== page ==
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Anarchism in Colombia was a political movement that emerged from the disparate social movements of the 19th-century, becoming an organized force in the 1910s and 1920s. After a period of recession, the movement re-emerged in the late 20th century, with the rise of counter-cultural, left-wing and indigenous resistance movements.
Throughout the 19th century, utopian socialism emerged in Colombia as part of the artisans' movement against free trade. Anarchism didn't surface as an organized movement until 1910, when Colombian students, artists and workers began to take up the ideas themselves.
The first public expression of anarchism was made during the Barranquilla strike of 1910, in which militant anarchist workers participated. The first workers' organizations in Colombia were formed by anarcho-syndicalists in the early 1910s: including the formation of the Unión Obrera in 1913. Anarcho-syndicalists subsequently organized a number of actions, such as a workers' demonstration on May 15, 1916 and the Cartagena port workers' strike of 1920. By 1918, a broad workers' movement has developed throughout Colombia, particularly in Barranquilla, Cartagena and Santa Marta, with a strike being organized by banana workers of the United Fruit Company for the first time. This was followed in 1919 with a strike by the railway workers of Girardot, as well as a workers' strike in the capital of Bogotá. In 1924 and 1927, strikes were organized by workers of the Tropical Oil Company in Barrancabermeja, but this ultimately resulted in 1,200 workers being fired and the government declaring war against the strike's organizers. By 1925, Colombian anarcho-syndicalists began to publish periodicals, such as Voz Popular, Organización and Via Libre. However, after the Banana Massacre of 1928, any anarchist activities or apolitical unionist struggles in Colombia largely ceased, due in part to the state's repression and the rise of Bolshevism.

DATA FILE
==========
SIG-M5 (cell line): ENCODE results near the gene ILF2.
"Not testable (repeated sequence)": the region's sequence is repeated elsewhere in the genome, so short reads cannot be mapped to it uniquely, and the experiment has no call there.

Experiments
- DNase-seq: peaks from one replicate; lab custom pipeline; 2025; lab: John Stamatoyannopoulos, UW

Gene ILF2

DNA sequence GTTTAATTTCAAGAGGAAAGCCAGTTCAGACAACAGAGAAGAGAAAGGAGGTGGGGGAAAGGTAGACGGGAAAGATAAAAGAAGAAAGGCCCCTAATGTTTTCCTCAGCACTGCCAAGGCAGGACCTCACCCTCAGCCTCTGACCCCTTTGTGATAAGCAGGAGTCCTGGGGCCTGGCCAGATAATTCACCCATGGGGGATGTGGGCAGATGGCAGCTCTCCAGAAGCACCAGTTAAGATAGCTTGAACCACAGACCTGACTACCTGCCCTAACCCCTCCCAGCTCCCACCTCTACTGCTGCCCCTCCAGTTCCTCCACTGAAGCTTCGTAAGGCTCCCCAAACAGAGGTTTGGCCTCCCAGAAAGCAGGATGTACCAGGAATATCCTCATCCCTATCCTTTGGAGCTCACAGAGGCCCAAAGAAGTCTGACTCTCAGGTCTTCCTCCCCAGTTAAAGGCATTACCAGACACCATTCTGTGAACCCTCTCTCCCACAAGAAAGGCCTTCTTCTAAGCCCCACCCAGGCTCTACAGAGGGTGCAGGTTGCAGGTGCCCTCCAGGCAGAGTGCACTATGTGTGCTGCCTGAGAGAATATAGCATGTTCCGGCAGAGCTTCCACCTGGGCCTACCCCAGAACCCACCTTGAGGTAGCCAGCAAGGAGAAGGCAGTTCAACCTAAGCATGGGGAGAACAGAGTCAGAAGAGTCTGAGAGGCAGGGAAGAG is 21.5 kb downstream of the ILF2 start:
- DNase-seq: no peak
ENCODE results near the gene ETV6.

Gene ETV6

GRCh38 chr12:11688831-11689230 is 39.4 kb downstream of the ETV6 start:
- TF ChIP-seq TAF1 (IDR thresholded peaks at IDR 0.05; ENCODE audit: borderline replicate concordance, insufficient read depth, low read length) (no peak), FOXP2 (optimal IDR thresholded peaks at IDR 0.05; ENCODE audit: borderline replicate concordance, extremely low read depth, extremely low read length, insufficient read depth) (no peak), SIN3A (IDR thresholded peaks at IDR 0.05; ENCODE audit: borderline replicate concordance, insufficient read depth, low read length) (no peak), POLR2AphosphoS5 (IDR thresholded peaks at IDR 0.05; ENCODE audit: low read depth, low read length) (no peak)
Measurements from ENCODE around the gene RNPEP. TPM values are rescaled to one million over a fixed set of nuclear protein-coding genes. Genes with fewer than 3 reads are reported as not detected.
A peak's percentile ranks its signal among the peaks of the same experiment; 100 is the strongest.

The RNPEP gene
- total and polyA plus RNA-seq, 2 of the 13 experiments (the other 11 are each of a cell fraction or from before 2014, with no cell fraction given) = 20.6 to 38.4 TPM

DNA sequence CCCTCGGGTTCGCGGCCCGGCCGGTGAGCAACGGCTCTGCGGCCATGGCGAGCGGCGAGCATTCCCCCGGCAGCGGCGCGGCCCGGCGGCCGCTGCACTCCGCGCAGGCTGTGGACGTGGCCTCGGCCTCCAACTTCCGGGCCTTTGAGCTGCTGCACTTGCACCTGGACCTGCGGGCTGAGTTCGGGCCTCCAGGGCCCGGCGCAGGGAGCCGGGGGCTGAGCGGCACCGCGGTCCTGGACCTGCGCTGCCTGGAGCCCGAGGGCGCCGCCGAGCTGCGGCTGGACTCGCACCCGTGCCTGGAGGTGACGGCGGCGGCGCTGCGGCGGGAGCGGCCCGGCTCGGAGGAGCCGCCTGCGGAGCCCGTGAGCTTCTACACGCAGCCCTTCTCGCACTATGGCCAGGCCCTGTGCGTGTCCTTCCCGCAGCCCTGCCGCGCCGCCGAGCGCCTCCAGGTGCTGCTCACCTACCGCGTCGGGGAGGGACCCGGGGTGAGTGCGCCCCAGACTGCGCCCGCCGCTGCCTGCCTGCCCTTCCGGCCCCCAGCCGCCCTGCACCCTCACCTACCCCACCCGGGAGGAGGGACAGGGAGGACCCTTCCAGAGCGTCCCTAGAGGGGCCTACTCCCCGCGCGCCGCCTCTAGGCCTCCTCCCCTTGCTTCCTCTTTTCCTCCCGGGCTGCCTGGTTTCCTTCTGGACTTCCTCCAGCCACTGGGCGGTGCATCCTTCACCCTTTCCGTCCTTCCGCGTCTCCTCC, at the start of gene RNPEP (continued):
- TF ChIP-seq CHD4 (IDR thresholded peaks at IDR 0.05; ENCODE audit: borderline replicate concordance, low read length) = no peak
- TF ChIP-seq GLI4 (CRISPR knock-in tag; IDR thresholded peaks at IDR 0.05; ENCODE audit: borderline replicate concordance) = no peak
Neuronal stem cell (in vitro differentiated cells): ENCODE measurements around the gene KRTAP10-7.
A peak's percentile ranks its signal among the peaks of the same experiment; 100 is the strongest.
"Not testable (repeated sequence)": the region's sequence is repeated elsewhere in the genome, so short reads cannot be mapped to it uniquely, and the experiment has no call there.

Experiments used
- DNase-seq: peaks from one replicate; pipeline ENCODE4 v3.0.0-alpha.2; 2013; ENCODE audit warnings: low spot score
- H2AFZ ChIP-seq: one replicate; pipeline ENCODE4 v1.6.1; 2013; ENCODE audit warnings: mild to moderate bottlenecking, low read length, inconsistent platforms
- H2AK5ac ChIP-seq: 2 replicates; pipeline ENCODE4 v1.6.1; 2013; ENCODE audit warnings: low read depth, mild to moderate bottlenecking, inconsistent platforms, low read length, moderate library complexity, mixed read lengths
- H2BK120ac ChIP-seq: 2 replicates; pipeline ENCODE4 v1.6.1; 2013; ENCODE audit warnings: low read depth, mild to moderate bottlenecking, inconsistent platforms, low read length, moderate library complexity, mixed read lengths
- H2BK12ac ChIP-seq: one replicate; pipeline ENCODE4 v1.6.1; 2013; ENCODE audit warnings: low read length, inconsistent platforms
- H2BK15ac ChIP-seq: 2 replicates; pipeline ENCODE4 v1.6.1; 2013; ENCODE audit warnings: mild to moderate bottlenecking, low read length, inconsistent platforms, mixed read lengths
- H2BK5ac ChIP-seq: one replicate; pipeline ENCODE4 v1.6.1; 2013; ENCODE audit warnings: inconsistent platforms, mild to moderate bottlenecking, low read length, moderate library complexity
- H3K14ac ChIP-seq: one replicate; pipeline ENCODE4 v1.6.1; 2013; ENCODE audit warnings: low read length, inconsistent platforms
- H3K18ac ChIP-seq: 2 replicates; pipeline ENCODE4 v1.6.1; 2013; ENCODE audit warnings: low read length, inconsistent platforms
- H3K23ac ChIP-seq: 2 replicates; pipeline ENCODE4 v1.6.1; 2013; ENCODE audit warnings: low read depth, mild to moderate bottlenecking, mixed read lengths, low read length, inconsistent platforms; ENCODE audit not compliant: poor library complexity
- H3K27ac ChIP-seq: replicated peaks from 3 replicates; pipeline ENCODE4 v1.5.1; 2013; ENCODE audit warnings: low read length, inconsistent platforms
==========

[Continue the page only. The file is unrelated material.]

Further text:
Anarchist ideas saw a resurgence with the Nadaist movement of the early 1960s. As a counter-cultural movement which drew from the philosophies of existentialism and nihilism, it came as a reaction to the La Violencia, a civil war between Colombian liberals and conservatives, as well as the military dictatorship of Gustavo Rojas Pinilla.
In the 21st century, Colombian anarchists maintain social centers, a presence in the Colombian punk scene, some social programs, and the occasional organized protest and resistance actions.